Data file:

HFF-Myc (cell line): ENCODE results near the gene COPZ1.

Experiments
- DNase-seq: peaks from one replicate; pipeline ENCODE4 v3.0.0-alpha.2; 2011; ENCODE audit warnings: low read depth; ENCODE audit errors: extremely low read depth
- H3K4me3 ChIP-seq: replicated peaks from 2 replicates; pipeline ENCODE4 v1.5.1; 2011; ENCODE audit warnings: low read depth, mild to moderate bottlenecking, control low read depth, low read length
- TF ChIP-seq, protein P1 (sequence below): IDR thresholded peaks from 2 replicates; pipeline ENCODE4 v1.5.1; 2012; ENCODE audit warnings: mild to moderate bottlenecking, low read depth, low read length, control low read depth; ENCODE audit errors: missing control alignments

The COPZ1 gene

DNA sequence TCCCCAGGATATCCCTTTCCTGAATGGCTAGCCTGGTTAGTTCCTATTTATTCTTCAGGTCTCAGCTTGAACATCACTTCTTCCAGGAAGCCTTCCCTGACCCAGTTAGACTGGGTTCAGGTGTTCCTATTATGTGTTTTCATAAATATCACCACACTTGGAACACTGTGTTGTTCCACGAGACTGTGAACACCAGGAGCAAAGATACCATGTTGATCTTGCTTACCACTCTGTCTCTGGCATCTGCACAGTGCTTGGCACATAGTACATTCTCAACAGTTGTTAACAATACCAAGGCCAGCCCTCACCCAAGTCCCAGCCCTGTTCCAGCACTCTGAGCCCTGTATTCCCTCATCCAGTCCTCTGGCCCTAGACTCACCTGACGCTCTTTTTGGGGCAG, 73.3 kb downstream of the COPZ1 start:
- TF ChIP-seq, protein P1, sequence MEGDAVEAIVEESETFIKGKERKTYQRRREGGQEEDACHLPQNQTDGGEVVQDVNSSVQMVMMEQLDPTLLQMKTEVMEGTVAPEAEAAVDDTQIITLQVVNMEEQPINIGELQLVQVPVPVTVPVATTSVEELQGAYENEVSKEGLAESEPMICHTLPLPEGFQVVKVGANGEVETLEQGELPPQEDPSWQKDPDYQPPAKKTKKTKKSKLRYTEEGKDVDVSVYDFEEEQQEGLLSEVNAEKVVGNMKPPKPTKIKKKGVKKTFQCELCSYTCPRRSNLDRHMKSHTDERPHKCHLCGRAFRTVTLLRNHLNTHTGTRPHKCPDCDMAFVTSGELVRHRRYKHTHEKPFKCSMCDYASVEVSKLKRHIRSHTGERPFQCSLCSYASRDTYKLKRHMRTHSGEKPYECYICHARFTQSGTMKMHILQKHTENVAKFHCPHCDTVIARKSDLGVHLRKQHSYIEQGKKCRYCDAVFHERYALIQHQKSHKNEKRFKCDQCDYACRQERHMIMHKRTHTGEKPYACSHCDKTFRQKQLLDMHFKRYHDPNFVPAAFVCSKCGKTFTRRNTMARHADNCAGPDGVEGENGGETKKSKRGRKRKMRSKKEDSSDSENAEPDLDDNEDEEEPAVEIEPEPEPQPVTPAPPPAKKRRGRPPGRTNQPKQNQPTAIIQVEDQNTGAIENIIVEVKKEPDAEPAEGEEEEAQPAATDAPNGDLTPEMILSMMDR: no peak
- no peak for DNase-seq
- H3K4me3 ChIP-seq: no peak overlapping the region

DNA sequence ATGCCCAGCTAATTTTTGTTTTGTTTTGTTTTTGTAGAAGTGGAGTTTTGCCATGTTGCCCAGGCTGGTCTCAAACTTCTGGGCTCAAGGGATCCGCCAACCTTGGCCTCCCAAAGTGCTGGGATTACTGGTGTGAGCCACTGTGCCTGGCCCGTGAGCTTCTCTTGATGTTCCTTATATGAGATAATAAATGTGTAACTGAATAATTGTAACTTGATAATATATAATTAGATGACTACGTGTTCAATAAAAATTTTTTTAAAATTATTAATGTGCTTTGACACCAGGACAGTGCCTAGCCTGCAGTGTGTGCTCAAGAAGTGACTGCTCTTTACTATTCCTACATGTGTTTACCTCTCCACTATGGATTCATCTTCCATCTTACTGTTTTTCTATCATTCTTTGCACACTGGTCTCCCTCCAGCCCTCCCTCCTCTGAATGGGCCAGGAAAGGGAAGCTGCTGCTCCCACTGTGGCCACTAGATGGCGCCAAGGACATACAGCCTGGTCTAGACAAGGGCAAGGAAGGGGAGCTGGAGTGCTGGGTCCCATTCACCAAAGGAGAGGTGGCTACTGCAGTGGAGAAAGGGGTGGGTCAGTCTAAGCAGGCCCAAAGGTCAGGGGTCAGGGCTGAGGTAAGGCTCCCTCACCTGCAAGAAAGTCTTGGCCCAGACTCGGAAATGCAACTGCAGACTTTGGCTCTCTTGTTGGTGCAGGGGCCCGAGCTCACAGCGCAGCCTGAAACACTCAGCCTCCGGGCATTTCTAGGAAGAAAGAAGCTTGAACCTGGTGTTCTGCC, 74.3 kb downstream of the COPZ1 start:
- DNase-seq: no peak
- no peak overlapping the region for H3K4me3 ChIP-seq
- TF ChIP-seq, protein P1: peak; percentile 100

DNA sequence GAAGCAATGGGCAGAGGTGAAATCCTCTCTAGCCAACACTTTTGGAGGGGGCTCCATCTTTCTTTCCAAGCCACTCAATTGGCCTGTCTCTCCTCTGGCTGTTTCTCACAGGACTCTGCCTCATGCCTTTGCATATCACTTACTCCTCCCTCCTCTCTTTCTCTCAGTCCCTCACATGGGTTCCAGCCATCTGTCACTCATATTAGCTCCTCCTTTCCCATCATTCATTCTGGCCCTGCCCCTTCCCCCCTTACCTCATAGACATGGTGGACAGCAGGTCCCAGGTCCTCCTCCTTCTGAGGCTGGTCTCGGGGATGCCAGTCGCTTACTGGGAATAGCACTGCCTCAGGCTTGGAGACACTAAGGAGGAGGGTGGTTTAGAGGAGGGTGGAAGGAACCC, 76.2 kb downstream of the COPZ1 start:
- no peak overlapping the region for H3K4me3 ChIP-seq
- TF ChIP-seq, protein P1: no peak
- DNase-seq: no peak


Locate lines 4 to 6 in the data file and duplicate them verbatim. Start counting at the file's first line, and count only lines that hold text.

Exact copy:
- H3K4me3 ChIP-seq: replicated peaks from 2 replicates; pipeline ENCODE4 v1.5.1; 2011; ENCODE audit warnings: low read depth, mild to moderate bottlenecking, control low read depth, low read length
- TF ChIP-seq, protein P1 (sequence below): IDR thresholded peaks from 2 replicates; pipeline ENCODE4 v1.5.1; 2012; ENCODE audit warnings: mild to moderate bottlenecking, low read depth, low read length, control low read depth; ENCODE audit errors: missing control alignments

The COPZ1 gene